The line of weakness 10 may be, for example, a slit or a score line. The line of weakness 10 is configured such that the explosion panel 11 will open, or tear in the case of a score line, along the line of weakness 10 when the explosion panel 11 is exposed to a predetermined pressure differential. For example, when a score line is provided as the line of weakness 10, the location, width, and depth of the score line may be altered to change the predetermined pressure differential at which the explosion panel 11 will open. In the case of a slit, the line of weakness 10 may be intermittent. The spacing of the slit interval may also be altered to control the predetermined differential pressure at which the explosion panel will open. It should also be noted that the line of weakness 10 may be near to or in the flange section 13 of the explosion panel 11, or the line of weakness 10 may be disposed between the flange section 13 and the central section 15.

Multiple lines of weakness 10 may be included in the explosion panel 11. As shown in FIG. 2, multiple lines of weakness 10 may be included in the central section that are angularly disposed to the flange sections 13. This is commonly referred to as a center fail arrangement. Those of ordinary skill in the art will understand that varying lines of weakness arrangements may be included in the explosion panels based, at least in part, on the desired burst pressure of the panel. Additionally, the explosion panel may include stress distribution features, such as those set forth in U.S. patent application Ser. No. 10/035,229, which is incorporated herein in its entirety by reference.

Other factors that at least in part determine the burst pressure of an explosion panel include the type of material used, the thickness of the material, the surface area of the explosion panel, and the temperature of the operating environment. Those of ordinary skill in the art will be able to readily fabricate an explosion panel having the desired burst pressure based on at least the above factors.

The explosion panel 11 may be fabricated of any material commonly used in explosion panels, including, but not limited to, stainless steel, carbon steel, coated carbon steel, tin, nickel and its alloys, nickel-based super alloys, aluminum, and plastics. The material selection may be based on a variety of factors including, but not limited to, corrosion and abrasion resistance, desired burst pressures, environmental conditions, such as temperature, and cost. When more than one explosion panel is provided in an assembly, it is not necessary that the explosion panels be fabricated of the same materials. Explosion panels of the present invention may be used in temperatures of up to at least 1000° F. or higher according to the capabilities of the materials selected. Additionally, explosion panels of the present invention may, in some embodiments, have burst pressures in the range of from about 0.1 p.s.i. to about 10 p.s.i. However, in other embodiments, explosion panels of the present invention may have burst pressures greater than 10 p.s.i.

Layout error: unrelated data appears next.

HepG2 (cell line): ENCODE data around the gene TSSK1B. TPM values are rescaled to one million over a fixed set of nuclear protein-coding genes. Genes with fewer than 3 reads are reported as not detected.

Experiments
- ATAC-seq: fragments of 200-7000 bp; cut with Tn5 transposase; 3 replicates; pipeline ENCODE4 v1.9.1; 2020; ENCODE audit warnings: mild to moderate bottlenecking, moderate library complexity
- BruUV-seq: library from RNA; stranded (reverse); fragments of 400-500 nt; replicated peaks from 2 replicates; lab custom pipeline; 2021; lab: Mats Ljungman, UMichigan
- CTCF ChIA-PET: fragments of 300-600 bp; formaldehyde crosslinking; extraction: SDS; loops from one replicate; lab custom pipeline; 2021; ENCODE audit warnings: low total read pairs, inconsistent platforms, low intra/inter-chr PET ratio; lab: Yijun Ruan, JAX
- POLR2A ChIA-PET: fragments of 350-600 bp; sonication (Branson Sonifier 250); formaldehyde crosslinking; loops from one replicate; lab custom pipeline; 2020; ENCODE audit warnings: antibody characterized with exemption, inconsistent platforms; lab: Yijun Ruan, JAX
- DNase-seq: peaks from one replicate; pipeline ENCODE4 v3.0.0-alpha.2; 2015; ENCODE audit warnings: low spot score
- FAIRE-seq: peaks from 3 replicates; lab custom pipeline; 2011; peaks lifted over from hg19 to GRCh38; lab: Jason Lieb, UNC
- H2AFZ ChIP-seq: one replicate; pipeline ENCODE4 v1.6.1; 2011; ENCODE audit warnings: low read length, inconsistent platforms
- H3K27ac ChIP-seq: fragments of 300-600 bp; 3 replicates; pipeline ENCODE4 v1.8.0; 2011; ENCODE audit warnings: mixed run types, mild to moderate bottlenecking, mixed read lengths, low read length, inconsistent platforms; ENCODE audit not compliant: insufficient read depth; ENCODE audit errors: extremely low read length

The explosion panel 11 may have any thickness capable of achieving the desired burst pressure. In one embodiment, the explosion panel has a thickness of 0.005″. In another embodiment, the explosion panel 11 is fabricated of 316 stainless steel and has a thickness of 0.015″. The thickness of the explosion panel in some embodiments may be less than 0.005″ and, in other embodiments, may be substantially grater than 0.015″. The thickness of the explosion panel 11 may be determined based on the surface area of the explosion panel, the properties of the material of construction, the desired burst pressure, as well as other factors. The dimensions and, hence, the surface area of the explosion panel will depend, at least in part, on the size of the system being protected by the explosion panel. In one embodiment, the explosion panel is 36″×36″. In another embodiment, the explosion panel is circular and has a diameter of 40″. However, explosion panels 11 can be fabricated of any dimensions that are appropriate for the system being protected. Those of ordinary skill in the art will understand that the selection of materials, as well as the physical dimensions, of the explosion panel are based on a number of factors, including desired burst pressure, space limitations, size of area to be vented, and environmental operating conditions including corrosion resistance.

As shown in FIG. 3, the explosion panel assembly may also include a gasket 21 engaged with the explosion panel 11. The gasket 21 may be made of a rubber or silicone based material, or any other material that will prevent leakage of fluids to the atmosphere. Often, in high temperature environments, high temperature fiberglass, ceramics, or other materials are used. The gasket is typically engaged to the explosion panel 11 with an adhesive material for shipping and handling purposes, and when the explosion panel assembly is installed the gasket prevents fluids from escaping through the flange section 13 when it is attached to a duct (not shown) or other structure supporting the explosion panel assembly. The gasket 21 may be disposed on either surface of the explosion panel 11. In addition, it is contemplated that two or more gaskets 21 may be used in order to seal each surface of the explosion panel assembly.